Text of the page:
Menu icon Access the Business Officer Magazine menu by clicking or touching here.
Colorado Lawyer Magazine logo, click or touch this logo to return to the homepage Click or touch the Colorado Lawyer Magazine logo to return to the homepage. Search

United States v. Abouselman.

No. 18-2164 & 2167. D.N.M. Judge Ebel. Pueblo Water Rights—Aboriginal Water Rights—Extinguishment By Sovereign Authority—Interlocutory Appeal.

September 28, 2020

This litigation began in 1983 as an action to allocate water rights of the Pueblos of Jemez, Santa Ana, and Zia in the Jemez River in New Mexico. The litigation presents a myriad of issues that are being litigated in stages. This appeal is from the district court’s determination that the Pueblos’ aboriginal water rights were extinguished by Spain’s assertion of sovereignty over the region in the 1500s. Because this is a critical ruling that could dispose of many remaining issues, the issue was certified and accepted for interlocutory appeal. The controlling question is whether aboriginal water rights can be extinguished by the imposition of sovereign authority without any affirmative act.

It is undisputed that the Pueblos possessed aboriginal water rights to the Jemez River in connection with their aboriginal title. In finding that the aboriginal water rights were extinguished, the district court found that Spain allowed the Pueblos to continue their use of water and did not take any affirmative act to decrease the amount of water the Pueblos were using. The Tenth Circuit held that aboriginal rights can only be extinguished by a sovereign’s affirmative act. An intent to extinguish can only be found when there is affirmative sovereign action focused at a specific right held by an Indian tribe that was intended to have, and had, a sufficiently adverse impact on the right at issue. Here, while Spain had the authority to undertake water rights adjudications in the case of conflicts, no such adjudication was ever made by Spanish or Mexican authorities regarding the Jemez Valley waters used by the Pueblos. Accordingly, there was no indication that Spain intended to extinguish any aboriginal rights of the three Pueblos. Further, there was no evidence that the Pueblos ever decreased their water usage or were unable to increase their usage.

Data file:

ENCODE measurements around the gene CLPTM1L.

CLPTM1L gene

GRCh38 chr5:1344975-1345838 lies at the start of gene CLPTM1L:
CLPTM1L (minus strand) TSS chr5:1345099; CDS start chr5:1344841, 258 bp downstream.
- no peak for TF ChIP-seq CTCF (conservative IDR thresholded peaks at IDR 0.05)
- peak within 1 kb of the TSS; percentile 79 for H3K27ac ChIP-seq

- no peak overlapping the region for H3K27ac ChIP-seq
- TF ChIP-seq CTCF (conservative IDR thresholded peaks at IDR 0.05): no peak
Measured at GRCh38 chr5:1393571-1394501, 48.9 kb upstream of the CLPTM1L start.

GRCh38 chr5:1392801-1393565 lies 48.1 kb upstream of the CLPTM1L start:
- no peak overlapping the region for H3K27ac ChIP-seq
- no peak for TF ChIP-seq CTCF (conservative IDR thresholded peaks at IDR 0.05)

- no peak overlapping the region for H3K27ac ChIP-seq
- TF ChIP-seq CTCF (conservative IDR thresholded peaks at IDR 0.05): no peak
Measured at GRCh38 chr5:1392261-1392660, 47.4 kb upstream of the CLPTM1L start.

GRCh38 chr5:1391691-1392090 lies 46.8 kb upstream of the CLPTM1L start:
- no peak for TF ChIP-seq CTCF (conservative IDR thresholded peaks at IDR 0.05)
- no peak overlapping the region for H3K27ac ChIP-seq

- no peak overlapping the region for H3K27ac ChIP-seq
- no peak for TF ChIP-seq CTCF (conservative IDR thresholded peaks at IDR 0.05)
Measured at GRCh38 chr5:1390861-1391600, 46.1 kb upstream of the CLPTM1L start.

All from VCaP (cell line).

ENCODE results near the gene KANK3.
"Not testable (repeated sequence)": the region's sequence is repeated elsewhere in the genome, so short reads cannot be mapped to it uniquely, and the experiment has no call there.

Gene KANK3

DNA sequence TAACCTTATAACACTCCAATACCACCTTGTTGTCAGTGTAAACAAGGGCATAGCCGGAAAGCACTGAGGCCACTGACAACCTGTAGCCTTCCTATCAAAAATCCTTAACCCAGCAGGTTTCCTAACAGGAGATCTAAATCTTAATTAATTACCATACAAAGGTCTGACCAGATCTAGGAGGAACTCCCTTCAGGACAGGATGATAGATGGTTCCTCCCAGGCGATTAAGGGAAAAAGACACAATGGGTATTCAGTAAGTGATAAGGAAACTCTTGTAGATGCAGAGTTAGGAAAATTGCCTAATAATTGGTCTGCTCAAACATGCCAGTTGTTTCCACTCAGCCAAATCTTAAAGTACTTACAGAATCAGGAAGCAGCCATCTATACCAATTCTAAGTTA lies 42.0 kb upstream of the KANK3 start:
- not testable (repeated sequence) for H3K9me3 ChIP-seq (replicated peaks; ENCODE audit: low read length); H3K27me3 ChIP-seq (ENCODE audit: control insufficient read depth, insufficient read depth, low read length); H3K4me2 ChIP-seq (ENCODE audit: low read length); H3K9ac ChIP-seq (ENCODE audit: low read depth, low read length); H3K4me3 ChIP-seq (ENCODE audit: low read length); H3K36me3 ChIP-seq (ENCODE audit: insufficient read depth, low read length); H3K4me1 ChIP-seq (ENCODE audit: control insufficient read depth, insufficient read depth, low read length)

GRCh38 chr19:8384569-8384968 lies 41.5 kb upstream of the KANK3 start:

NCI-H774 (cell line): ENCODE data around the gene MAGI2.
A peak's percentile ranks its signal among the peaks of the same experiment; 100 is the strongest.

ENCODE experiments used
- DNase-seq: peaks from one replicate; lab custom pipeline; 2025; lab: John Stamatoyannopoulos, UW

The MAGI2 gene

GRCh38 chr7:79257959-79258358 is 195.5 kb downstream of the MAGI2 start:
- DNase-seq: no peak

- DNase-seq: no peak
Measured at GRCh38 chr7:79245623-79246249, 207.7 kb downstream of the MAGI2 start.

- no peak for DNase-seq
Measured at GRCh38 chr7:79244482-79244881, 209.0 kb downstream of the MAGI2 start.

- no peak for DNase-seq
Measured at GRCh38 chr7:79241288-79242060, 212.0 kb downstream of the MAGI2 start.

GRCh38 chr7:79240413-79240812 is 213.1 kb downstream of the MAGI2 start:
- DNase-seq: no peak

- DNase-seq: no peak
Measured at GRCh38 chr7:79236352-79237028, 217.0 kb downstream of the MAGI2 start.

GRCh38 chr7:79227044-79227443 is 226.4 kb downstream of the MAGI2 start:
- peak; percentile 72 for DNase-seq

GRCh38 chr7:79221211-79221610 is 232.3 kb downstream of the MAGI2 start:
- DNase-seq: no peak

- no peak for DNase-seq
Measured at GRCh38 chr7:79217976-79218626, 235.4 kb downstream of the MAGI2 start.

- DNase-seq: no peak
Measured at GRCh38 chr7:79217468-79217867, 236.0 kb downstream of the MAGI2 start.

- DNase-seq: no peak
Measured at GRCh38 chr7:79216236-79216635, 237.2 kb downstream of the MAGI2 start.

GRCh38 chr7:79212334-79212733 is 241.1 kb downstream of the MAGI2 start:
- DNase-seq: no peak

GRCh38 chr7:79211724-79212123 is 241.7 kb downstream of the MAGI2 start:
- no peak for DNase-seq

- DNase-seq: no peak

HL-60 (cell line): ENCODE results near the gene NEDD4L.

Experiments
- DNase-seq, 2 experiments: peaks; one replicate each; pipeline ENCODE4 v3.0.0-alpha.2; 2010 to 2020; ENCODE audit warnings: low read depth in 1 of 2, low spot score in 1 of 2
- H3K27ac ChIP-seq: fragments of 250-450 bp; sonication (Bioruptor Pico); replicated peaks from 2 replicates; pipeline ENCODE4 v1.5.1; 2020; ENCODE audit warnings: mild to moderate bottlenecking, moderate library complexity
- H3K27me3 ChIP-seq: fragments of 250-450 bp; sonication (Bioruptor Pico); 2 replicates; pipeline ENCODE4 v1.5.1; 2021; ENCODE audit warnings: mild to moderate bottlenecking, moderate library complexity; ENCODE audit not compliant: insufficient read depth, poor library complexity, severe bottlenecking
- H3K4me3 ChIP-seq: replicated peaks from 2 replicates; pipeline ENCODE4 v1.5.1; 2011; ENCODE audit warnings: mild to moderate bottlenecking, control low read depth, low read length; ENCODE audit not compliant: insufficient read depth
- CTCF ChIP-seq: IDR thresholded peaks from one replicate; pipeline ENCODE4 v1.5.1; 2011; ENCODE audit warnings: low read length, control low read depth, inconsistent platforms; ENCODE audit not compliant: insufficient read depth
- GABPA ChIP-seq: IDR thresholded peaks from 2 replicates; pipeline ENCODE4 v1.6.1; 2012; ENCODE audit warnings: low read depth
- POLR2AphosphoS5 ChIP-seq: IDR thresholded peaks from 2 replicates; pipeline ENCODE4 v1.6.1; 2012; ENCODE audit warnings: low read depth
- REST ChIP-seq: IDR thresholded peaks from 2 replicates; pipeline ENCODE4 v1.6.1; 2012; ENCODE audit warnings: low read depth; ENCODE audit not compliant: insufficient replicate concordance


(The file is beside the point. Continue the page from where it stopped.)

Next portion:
The order was reversed and the case was remanded for further proceedings.

Official US Court of Appeals for the Tenth Circuit proceedings can be found at the US Court of Appeals for the Tenth Circuit website.

Back to the From the Courts Page